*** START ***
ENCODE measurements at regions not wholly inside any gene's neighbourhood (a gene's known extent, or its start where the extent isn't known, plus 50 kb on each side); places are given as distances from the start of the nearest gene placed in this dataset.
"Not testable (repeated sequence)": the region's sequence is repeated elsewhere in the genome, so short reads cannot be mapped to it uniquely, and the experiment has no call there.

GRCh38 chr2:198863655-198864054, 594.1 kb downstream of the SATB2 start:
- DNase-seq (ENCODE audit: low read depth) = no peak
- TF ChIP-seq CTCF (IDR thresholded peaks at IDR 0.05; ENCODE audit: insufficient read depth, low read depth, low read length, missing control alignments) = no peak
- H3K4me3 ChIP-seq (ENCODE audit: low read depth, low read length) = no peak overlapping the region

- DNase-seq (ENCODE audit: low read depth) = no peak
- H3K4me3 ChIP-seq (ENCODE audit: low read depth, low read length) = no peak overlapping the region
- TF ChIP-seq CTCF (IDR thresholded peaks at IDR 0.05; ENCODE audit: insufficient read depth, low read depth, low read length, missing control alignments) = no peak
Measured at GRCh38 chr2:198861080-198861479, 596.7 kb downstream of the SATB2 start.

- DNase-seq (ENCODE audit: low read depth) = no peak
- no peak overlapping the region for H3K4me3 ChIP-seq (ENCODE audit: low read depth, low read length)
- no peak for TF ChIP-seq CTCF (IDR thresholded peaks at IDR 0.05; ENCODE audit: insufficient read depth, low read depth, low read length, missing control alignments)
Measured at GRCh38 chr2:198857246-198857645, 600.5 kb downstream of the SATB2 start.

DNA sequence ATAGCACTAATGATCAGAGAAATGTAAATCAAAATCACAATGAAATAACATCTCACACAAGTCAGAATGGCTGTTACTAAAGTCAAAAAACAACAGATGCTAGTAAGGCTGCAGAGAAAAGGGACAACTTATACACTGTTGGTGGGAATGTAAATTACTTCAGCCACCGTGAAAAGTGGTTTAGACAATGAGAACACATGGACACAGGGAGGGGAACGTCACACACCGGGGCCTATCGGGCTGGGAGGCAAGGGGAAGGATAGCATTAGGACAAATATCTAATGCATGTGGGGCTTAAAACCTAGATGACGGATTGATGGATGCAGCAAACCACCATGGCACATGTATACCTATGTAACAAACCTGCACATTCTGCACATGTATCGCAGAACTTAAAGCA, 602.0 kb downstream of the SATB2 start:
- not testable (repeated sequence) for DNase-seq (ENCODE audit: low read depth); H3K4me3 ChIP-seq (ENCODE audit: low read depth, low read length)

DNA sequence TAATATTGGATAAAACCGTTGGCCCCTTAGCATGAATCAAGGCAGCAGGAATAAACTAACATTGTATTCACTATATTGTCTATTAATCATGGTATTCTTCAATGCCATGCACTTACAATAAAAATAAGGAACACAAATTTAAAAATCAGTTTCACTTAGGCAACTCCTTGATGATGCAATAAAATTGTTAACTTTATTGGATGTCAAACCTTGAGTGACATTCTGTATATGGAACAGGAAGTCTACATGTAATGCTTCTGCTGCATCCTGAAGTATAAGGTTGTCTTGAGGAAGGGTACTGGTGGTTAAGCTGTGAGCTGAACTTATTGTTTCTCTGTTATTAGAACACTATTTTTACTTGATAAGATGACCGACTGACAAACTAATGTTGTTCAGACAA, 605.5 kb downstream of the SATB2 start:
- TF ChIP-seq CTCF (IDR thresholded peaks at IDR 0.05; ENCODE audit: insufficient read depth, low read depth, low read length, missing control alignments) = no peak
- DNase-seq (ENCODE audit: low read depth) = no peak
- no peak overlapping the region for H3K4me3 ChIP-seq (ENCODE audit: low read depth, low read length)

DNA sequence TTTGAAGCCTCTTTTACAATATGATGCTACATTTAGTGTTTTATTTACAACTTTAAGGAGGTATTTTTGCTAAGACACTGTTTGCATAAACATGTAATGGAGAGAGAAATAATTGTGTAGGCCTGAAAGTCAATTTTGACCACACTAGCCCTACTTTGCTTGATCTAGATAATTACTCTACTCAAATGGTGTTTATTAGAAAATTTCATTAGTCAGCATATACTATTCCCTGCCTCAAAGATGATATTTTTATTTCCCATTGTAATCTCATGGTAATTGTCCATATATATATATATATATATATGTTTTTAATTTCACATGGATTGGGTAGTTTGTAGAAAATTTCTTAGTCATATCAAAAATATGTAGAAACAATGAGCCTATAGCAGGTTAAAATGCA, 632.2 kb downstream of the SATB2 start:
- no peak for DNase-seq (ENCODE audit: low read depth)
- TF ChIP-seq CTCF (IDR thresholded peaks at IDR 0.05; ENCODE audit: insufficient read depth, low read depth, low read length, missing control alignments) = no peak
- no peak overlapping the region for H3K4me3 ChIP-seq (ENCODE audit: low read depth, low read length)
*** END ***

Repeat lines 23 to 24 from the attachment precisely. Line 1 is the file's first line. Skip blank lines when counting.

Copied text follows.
- TF ChIP-seq CTCF (IDR thresholded peaks at IDR 0.05; ENCODE audit: insufficient read depth, low read depth, low read length, missing control alignments) = no peak
- no peak overlapping the region for H3K4me3 ChIP-seq (ENCODE audit: low read depth, low read length)